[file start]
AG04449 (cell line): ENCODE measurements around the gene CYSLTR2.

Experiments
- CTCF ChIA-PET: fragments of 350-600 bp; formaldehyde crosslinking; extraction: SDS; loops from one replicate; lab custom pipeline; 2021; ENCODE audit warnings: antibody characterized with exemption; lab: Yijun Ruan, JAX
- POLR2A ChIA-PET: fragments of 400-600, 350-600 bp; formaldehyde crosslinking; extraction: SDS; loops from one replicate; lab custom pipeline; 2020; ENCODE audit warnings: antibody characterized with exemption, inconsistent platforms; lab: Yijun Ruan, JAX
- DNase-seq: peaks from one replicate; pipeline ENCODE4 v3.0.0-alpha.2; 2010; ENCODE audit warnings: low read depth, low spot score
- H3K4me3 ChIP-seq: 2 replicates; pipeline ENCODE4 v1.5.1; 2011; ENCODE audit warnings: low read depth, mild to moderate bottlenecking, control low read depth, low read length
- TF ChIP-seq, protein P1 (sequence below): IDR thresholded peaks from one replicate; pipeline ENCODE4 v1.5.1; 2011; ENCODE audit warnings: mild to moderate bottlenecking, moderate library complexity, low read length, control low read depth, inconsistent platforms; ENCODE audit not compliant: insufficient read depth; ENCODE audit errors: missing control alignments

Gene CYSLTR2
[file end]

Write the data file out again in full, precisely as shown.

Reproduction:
AG04449 (cell line): ENCODE measurements around the gene CYSLTR2.

Experiments
- CTCF ChIA-PET: fragments of 350-600 bp; formaldehyde crosslinking; extraction: SDS; loops from one replicate; lab custom pipeline; 2021; ENCODE audit warnings: antibody characterized with exemption; lab: Yijun Ruan, JAX
- POLR2A ChIA-PET: fragments of 400-600, 350-600 bp; formaldehyde crosslinking; extraction: SDS; loops from one replicate; lab custom pipeline; 2020; ENCODE audit warnings: antibody characterized with exemption, inconsistent platforms; lab: Yijun Ruan, JAX
- DNase-seq: peaks from one replicate; pipeline ENCODE4 v3.0.0-alpha.2; 2010; ENCODE audit warnings: low read depth, low spot score
- H3K4me3 ChIP-seq: 2 replicates; pipeline ENCODE4 v1.5.1; 2011; ENCODE audit warnings: low read depth, mild to moderate bottlenecking, control low read depth, low read length
- TF ChIP-seq, protein P1 (sequence below): IDR thresholded peaks from one replicate; pipeline ENCODE4 v1.5.1; 2011; ENCODE audit warnings: mild to moderate bottlenecking, moderate library complexity, low read length, control low read depth, inconsistent platforms; ENCODE audit not compliant: insufficient read depth; ENCODE audit errors: missing control alignments

Gene CYSLTR2